There is a common regret among communicators when a message doesn't seem to penetrate the whole organisation. But is it ever realistic to get more than a handful of your population?
I ask this following a conversation the other day about which channels are most effective in organisations. The discussion started with the question about what was the best channel in a crisis.
I immediately thought back to something that happened to me in an in-house role I'd had a few years back. I'd started work at a new company on a monday - there had been a financial crisis the previous week and it had taken us until the following week to send out a message via email explaining what had happened. Ever since then I've preached that at the very least you need a mechanism for putting a message in everyone's hand.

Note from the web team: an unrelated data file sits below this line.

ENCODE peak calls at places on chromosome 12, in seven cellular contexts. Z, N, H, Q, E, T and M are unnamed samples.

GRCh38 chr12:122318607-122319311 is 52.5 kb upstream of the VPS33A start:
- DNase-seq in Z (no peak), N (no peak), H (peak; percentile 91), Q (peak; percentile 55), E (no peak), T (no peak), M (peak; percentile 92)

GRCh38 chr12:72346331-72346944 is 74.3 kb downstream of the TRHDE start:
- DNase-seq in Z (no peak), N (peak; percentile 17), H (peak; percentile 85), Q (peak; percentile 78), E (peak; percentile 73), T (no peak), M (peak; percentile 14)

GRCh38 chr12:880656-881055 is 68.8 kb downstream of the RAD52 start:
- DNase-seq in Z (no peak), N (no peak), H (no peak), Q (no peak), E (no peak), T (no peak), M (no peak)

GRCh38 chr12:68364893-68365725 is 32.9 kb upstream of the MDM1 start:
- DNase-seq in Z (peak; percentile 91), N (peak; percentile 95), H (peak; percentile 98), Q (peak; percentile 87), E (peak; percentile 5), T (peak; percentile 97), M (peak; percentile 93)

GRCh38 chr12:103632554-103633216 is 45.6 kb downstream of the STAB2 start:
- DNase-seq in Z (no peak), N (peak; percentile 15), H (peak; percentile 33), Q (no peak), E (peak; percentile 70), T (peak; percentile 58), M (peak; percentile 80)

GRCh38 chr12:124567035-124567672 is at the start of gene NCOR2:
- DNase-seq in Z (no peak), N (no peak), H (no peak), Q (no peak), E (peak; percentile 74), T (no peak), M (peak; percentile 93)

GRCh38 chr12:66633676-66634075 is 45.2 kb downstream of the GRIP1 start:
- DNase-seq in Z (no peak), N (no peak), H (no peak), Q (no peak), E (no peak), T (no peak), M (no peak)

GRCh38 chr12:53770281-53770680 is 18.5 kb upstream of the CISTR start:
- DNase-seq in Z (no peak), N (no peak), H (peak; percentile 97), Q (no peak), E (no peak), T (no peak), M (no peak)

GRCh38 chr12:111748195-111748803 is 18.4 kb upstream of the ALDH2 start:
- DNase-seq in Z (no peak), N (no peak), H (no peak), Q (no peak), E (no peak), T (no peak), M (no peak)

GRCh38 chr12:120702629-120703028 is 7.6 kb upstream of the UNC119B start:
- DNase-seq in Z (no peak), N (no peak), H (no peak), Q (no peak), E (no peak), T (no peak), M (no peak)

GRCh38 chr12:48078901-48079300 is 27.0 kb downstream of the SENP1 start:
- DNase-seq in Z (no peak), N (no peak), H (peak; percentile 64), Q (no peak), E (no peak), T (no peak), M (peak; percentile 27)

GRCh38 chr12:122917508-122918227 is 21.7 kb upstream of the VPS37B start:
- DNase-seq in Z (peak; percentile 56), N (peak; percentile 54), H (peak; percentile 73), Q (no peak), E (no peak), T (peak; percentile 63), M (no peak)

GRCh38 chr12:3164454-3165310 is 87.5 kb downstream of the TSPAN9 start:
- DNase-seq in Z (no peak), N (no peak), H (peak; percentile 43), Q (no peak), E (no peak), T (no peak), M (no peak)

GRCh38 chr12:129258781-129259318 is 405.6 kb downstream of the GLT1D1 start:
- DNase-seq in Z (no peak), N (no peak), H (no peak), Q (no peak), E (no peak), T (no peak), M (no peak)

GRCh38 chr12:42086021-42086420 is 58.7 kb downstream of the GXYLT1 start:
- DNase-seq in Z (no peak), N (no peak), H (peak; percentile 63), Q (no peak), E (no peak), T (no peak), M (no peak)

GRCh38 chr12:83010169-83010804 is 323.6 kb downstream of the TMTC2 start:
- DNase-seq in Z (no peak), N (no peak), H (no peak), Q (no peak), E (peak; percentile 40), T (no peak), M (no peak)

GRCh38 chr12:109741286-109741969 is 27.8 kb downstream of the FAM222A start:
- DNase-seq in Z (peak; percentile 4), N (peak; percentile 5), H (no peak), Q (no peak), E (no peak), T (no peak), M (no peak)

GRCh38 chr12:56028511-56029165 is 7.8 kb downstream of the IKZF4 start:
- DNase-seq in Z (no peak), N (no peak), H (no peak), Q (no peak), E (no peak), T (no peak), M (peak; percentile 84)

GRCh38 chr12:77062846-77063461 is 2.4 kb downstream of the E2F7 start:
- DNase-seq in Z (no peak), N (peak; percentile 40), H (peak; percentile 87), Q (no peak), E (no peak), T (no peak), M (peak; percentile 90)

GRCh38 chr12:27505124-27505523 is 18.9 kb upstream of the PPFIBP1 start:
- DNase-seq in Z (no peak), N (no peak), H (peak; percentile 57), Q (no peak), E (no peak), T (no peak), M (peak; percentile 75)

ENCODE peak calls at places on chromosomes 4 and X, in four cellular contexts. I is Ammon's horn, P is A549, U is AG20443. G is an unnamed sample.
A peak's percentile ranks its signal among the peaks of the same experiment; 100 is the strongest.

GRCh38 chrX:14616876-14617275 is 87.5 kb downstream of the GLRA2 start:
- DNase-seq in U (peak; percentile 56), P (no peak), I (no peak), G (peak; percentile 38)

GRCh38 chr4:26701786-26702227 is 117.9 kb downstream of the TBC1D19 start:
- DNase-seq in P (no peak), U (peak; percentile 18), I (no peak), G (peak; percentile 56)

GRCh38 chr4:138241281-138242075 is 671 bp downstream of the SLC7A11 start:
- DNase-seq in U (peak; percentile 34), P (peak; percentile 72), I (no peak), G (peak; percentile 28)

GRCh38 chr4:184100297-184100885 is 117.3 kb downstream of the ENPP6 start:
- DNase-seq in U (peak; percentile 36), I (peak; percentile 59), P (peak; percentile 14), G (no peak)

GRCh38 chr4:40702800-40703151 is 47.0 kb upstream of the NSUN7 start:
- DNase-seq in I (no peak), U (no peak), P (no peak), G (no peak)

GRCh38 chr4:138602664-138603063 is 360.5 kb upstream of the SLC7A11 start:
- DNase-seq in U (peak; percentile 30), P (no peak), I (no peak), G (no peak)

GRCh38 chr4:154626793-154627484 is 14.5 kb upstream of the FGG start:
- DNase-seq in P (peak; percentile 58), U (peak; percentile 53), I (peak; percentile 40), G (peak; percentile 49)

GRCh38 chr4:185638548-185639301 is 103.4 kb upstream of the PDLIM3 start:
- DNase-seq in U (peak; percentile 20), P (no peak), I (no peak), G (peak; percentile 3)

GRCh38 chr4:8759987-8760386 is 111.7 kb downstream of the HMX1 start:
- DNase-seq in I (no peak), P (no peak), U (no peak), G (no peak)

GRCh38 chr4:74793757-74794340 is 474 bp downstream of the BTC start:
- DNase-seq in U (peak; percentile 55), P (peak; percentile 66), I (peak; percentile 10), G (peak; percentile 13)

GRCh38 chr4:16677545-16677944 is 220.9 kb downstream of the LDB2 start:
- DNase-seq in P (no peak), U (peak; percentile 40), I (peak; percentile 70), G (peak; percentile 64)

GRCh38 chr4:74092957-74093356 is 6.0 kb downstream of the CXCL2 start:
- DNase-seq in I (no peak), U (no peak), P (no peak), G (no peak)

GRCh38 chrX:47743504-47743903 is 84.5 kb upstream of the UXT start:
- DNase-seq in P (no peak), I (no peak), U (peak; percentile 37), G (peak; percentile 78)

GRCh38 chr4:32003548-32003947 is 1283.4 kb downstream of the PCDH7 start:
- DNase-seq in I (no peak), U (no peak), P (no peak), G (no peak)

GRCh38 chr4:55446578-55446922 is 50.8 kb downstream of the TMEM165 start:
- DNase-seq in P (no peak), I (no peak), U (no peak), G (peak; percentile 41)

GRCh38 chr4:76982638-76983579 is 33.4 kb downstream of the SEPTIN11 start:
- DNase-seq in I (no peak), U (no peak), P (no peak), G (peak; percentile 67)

But I now think that might be unrealistic.
Firstly, few organisations actually have a reliable mechanism for pushing out a message. If there is email it may not be available to blue collar staff. If there is an intranet it might not connect on remote sites.
Then there is the simple truth that we only hear what we are motivated to listen to. And, rather inconveniently there are few issues that everyone in an organisation actually cares about.
I have also heard it said that we also have an massive capacity for ignoring things that are uncomfortable. We've all heard the stories of letters from the bank that never get opened.
So, what then is a reasonable penetration of a company-wide message?